Yes, when they ask a poll question on whether people are satisfied with the way Bush is handling the war in Iraq, the answer has little to do with supporting the war or supporting the mission.

I am sure that FDR would have gotten poor marks all during world war II. Every success is met by a new criticism.

Also, many war critics have no alternative plan. They have no plan or strategy about how to handle the proliferation of WMD in the world. They are only critics with no alternative plan.

IN contrast, Bush does have a strategy for managing proliferation of WMD and he is implementing the strategy in Iraq - that is relying on democracy to control the use of WMD in the future under the idea that democracies would not use nukes or would not proliferate. DEMOCRACY IS THE GRAND STRATEGY!

If you want to criticise this strategy... fine. But, do us all a favor and come up with an alternative strategy if you think Bush is so much in error.

Rob said...

Sloan,

I'm not sure your post gets the point. The question presented is why are protests so tame - not whether Bush is correct.

I agree with downtownlad that the lack of real self-interest has a lot to do with it (i.e. no draft). If a draft was institued or in place, more people would think critically about the war and choose to support it or protest because it would have more real consequences.

37383938393839383938383 said...

Well, the weed is stronger now. It used to be that hippies would get high and go protest. Now they simply go to sleep.

Sloanasaurus said...

Rob, Im not so sure. Althouse specifically talked about polls for the war in her post. I was only elaborating on the subject and anticipating criticism of the elaboration.

The protests were small. What more is there to say about them. Better to elaborate about the finer points of these issues.

Bruce Hayden said...

Having lived through the Vietnam and the draft, I have to say that I think that the two were intimately connected. I think that a lot of the protest was that we had a big chance at dying in a war that wasn't being well fought and made questionable sense.

Shocked by the Chinese invasion of Korea a little more than a decade before, esp. the Johnson Administration bent over backwards in Vietnam at not attacking North Vietnam's patrons, the USSR and PRC. The result was often giving the enemy safe havens that made no military sense.

The war was run out of the Pentagon, and, worse, the White House. Johnson personally specified bombing targets. And targets were taken with much American loss of lives, just to be given back, and maybe taken again, and again...

So, we were looking at being forced to fight and die half way around the world in a war being badly run by politicians for no real apparent reason. Tens of thousands were dying for what?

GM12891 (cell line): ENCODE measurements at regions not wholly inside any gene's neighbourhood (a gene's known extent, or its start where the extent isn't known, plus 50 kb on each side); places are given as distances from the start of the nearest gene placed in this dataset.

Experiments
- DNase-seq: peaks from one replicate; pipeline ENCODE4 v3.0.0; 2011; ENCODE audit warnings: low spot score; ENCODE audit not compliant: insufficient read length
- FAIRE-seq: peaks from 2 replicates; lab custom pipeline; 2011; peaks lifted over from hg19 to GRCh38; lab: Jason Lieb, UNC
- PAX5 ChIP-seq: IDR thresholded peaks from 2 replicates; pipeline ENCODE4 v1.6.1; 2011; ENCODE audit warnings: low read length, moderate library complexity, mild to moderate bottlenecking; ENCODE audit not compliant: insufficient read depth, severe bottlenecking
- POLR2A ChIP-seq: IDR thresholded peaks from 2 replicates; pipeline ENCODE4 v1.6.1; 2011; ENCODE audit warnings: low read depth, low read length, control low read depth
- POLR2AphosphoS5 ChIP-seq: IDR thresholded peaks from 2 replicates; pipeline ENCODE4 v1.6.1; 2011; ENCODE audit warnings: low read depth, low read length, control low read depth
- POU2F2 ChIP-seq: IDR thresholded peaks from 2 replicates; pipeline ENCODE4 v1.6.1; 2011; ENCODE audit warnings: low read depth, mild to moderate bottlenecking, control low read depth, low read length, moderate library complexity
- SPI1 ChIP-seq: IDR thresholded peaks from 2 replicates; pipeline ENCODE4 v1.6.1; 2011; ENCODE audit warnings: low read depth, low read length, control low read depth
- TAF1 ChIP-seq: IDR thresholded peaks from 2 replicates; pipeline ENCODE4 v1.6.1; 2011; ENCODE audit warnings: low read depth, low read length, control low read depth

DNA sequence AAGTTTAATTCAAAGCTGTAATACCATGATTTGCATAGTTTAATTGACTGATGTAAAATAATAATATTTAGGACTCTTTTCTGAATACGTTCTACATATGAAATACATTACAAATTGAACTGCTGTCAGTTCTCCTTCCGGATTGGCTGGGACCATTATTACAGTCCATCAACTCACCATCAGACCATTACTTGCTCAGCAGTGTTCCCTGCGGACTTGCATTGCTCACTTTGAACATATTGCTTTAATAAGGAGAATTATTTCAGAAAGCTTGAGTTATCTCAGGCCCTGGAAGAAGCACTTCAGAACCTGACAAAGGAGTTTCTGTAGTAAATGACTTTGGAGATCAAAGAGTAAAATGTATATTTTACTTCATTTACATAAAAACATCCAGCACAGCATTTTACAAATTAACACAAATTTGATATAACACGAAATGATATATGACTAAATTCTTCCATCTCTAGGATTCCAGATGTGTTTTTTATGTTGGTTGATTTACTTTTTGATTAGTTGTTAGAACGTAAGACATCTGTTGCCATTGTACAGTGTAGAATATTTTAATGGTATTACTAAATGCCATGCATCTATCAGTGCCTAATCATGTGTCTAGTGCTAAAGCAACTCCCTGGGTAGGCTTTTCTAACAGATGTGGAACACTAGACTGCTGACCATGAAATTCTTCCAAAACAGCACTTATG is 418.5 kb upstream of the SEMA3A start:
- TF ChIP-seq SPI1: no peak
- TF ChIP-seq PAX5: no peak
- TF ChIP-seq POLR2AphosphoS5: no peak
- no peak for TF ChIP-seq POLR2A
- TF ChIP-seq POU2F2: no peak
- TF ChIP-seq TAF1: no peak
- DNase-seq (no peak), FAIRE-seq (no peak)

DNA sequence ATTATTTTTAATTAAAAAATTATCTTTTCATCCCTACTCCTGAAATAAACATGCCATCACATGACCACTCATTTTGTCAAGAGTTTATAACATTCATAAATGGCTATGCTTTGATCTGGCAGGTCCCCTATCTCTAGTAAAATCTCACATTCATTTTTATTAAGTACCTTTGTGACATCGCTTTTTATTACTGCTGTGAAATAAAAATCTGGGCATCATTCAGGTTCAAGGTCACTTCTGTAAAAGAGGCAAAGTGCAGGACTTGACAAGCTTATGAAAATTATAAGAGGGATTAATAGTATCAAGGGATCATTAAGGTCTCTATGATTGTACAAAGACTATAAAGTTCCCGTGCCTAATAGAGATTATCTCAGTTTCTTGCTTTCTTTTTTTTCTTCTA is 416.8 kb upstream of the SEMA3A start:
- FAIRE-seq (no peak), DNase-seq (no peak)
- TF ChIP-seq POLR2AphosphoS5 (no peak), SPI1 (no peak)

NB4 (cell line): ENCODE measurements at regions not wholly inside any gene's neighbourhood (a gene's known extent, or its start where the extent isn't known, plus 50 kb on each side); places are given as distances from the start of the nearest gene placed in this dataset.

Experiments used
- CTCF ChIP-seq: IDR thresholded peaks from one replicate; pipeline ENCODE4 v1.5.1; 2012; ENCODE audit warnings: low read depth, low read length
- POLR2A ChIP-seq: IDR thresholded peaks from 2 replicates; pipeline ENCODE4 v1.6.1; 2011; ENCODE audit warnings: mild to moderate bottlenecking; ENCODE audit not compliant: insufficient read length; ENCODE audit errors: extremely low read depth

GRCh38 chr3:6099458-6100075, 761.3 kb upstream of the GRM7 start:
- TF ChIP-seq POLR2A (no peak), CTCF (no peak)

If there hadn't been a draft, then we would have just smoked pot, dropped acid, experimented in free love, and eventually grown out of all of it. But, of course, we couldn't. If you actually did drop out, you faced induction pretty quickly thereafter, followed most likely by a tour to SE Asia.

Nowadays, there are a lot of differences. Most notably, the youth of this country are not being dragged half way around the world to die in a senseless war. Regardless of the merits of the war, only volunteers are going. And that makes all the difference in the world.

Then, this war is not being fought nearly as stupidly as Vietnam was. Yes, the Administration made a lot of mistakes early on. But they have let the military fight the war as they saw fit, providing as much support as possible. But all you have to do is look at the casualty figures: 58,000 versus 2,300 so far, to see the difference.

PatCA said...

I think you are correct in that people do want to win, rather than to simply end, the Iraq war. Of course the media refuse to acknowledge this and paint us as mindless political morons (in addition to cooking morons, fashion morons--I don't read the NYT but I'm sure you all could go on). Whether they do this because they believe it or are merely trying to generate controversy to sell papers remains a puzzle to me.

And "I know you're in the middle of a difficult task, but would you please try to figure out a more effective way to complete it?" -- catchy!

Sloanasaurus said...

"....Then, this war is not being fought nearly as stupidly as Vietnam was. Yes, the Administration made a lot of mistakes early on...."

That is the conventional wisdom at least. In fact we faced a formidable enemy in N. Vietnam supported by the USSR and China. The North Vietnamese fielded more than a million troops and modern jet aircraft. By 1973, the Vietnam war was won. the North signed a peace treaty. Then Democrats in Congress refused to support the new S. Vietnamese gov. The North invaded in 1975 and that was it.

Yes mistakes were made. But none of the mistakes in Vietnam or Iraq even come close to the massive blunders in World War II, such as the 1200 marines killed at Peleliu or the tactical failure to plan for the bocage in Normandy. Some argue that the policy of "unconditional" surrender led to 50,000 additional American deaths for nothing gained. After World War II we forgot that mistakes are made in war, despite victory.

TWM said...

Three reasons:

1) No draft.

2) Poorly worded poll question. Lots of people think the President isn't handling the war that well (including me), but that does not mean they don't support it and want us to stay until we win.

3) The so-called "peace" movement is made up of special interest groups ranging from gay rights to leftover 60s radicals to communists to anti-Semite groups to PETA, and the ones showing up at protests are usually the weirdest of all those groups. Few Americans want to be associated with them, much less march with them due to the smell.

Okay, the smell comment was a joke, but the rest stands.

AJ Lynch said...

"....And it's 5,6, 7 open up the pearly gates. Don't ask me why. Whoopee we're all gonna die".